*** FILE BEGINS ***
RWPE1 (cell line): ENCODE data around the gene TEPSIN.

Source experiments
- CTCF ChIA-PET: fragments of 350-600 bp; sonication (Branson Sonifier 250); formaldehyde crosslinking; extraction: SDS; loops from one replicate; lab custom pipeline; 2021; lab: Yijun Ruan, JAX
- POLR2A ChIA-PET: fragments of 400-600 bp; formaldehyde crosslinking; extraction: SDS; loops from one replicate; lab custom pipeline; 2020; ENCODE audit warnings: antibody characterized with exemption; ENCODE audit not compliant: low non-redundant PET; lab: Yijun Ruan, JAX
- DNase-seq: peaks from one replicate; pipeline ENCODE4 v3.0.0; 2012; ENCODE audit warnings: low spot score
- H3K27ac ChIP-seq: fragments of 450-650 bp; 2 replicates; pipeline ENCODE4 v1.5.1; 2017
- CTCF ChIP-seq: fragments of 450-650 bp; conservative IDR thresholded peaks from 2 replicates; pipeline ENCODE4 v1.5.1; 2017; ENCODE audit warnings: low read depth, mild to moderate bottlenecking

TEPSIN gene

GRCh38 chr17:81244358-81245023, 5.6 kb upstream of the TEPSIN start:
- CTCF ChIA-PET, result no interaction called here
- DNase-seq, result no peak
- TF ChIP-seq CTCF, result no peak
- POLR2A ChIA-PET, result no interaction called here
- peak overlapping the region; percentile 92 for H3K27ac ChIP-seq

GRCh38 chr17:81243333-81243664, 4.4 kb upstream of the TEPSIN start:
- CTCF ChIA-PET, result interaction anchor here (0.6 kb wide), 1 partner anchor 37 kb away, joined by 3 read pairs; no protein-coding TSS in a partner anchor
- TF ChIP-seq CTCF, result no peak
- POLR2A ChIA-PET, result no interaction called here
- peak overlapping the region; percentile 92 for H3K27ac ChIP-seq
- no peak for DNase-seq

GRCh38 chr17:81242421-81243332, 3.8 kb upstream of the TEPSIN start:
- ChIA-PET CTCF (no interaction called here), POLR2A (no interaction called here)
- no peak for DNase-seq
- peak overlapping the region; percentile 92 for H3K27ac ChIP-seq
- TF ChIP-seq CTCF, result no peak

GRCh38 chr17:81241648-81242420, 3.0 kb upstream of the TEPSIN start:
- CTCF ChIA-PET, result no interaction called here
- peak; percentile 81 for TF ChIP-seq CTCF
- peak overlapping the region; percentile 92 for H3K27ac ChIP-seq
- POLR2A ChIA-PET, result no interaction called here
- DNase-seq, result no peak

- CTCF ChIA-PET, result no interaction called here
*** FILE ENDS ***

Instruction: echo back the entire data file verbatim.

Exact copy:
RWPE1 (cell line): ENCODE data around the gene TEPSIN.

Source experiments
- CTCF ChIA-PET: fragments of 350-600 bp; sonication (Branson Sonifier 250); formaldehyde crosslinking; extraction: SDS; loops from one replicate; lab custom pipeline; 2021; lab: Yijun Ruan, JAX
- POLR2A ChIA-PET: fragments of 400-600 bp; formaldehyde crosslinking; extraction: SDS; loops from one replicate; lab custom pipeline; 2020; ENCODE audit warnings: antibody characterized with exemption; ENCODE audit not compliant: low non-redundant PET; lab: Yijun Ruan, JAX
- DNase-seq: peaks from one replicate; pipeline ENCODE4 v3.0.0; 2012; ENCODE audit warnings: low spot score
- H3K27ac ChIP-seq: fragments of 450-650 bp; 2 replicates; pipeline ENCODE4 v1.5.1; 2017
- CTCF ChIP-seq: fragments of 450-650 bp; conservative IDR thresholded peaks from 2 replicates; pipeline ENCODE4 v1.5.1; 2017; ENCODE audit warnings: low read depth, mild to moderate bottlenecking

TEPSIN gene

GRCh38 chr17:81244358-81245023, 5.6 kb upstream of the TEPSIN start:
- CTCF ChIA-PET, result no interaction called here
- DNase-seq, result no peak
- TF ChIP-seq CTCF, result no peak
- POLR2A ChIA-PET, result no interaction called here
- peak overlapping the region; percentile 92 for H3K27ac ChIP-seq

GRCh38 chr17:81243333-81243664, 4.4 kb upstream of the TEPSIN start:
- CTCF ChIA-PET, result interaction anchor here (0.6 kb wide), 1 partner anchor 37 kb away, joined by 3 read pairs; no protein-coding TSS in a partner anchor
- TF ChIP-seq CTCF, result no peak
- POLR2A ChIA-PET, result no interaction called here
- peak overlapping the region; percentile 92 for H3K27ac ChIP-seq
- no peak for DNase-seq

GRCh38 chr17:81242421-81243332, 3.8 kb upstream of the TEPSIN start:
- ChIA-PET CTCF (no interaction called here), POLR2A (no interaction called here)
- no peak for DNase-seq
- peak overlapping the region; percentile 92 for H3K27ac ChIP-seq
- TF ChIP-seq CTCF, result no peak

GRCh38 chr17:81241648-81242420, 3.0 kb upstream of the TEPSIN start:
- CTCF ChIA-PET, result no interaction called here
- peak; percentile 81 for TF ChIP-seq CTCF
- peak overlapping the region; percentile 92 for H3K27ac ChIP-seq
- POLR2A ChIA-PET, result no interaction called here
- DNase-seq, result no peak

- CTCF ChIA-PET, result no interaction called here